Why is Manny Pacquiao still fighting at age 40? What does he have left to prove? Hear the answer from Manny’s camp in Defiant: The Manny Pacquiao Obsession, only on SI TV.
HOLLYWOOD — Manny Pacquiao leans forward inside the downstairs locker room at the Wild Card Boxing Club. He’s pointing at his hair, specifically the random gray strands near his temples and behind his head. Proof, he says, that he turned 40 last December, and that he’s 24 years removed from his first professional fight.
Posters hang on the wall behind him. They’re for his next bout, on Saturday against Adrien Broner at the MGM Grand in Las Vegas (9 PM, Showtime PPV). Pacquiao wraps gauze and tape around his hands. He’s readying for sparring, his feet propped on a red stool.
There’s really only one question to ask him at this point. And it’s simple. Why? With titles in eight weight divisions, 60 victories, 69 fights, thousands of blows absorbed, the time in 2012 where Juan Manuel Marquez knocked him out cold, the happy family, the good life, the day job as a senator in the Philippines … with nothing left to prove and little left to gain, that’s the question, from now until The End. Why?
Pacquiao acknowledges that he has been boxing for more than 20 years. He says "the hunger is still there.” He says that nothing has changed. He says that he doesn’t feel lazy, that he wants to work, that he’s so addicted to exercise he pays people to play basketball with him for five-hour stretches. So, yes, he’s fighting for his bank account and fighting for his country. But he's also fighting for something far more simple and intrinsic. “People do not understand this,” he says. “But what’s inside me, athletes and boxers, they know. They understand. I want to keep on punching.”
Pacquiao held an extravagant party back in the Philippines to commemorate the birthday so many others dread. More than 3,000 people—friends, family, politicians, even the country’s embattled president—packed into a convention center. More than 3,000 others waited outside, hoping simply to catch a glimpse of him. When Pacquiao took the microphone, he told the crowd that public service was his mission but boxing was his passion. He never thought he’d fight until age 40—“never,” he says. But that’s the thing about passions. He also has not considered retirement. Not yet.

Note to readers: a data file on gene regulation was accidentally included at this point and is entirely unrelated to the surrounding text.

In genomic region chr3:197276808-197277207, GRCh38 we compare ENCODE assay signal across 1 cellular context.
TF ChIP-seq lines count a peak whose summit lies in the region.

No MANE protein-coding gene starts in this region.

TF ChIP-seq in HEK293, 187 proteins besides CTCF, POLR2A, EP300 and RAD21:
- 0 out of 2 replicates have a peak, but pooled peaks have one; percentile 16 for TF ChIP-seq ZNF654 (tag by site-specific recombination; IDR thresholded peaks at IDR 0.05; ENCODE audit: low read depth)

He leaves the locker room and climbs inside the ring, readying to face three sparring partners for a total of 10 rounds. This is his second such session since he landed in L.A., and there are moments where he looks sharp, like vintage Pacquiao; moments where he looks sluggish, like someone who just flew halfway across the world; and moments where he looks, well, like a boxer who turned 40 a few months back.
The workout elicits all sorts of emotions for those who know Pacquiao, or even just those who like him and want to see him quit with his body and brain intact. There’s the hope that perhaps he can summon some of his old magic, countered by the concern that he’s even trying to, the risks being what they are.
Freddie Roach watches Pacquiao work from the ring apron, the same as he has, for the most part, since 2001. They did not work together for Pacquiao’s last fight, though, a knockout win over Lucas Matthysse last July, which marked the boxer’s first stoppage victory in almost nine years. After the fight before Matthysse, a loss to Jeff Horn that most observers thought Pacquiao actually won, Roach told his favorite fighter in the locker room that perhaps he should be a Senator or a boxer but not both. They have never since discussed that conversation, Roach says, but Pacquiao seemed to make his feelings clear when he didn’t hire Roach for the Matthysse bout.
Roach knows all about boxers and their stubbornness near The End. He retired at 27, four fights after his own trainer first suggested he call it quits, because he entered the ring that night wanting to survive rather than win. He’d never felt that way before. He knew. Roach has long said he’ll tell Pacquiao to retire when he thinks it’s time. But they haven’t had that conversation. Not yet. “If you told me at the beginning we’d still be doing this at 40, I’d would have said you’re crazy,” Roach says. But here they are.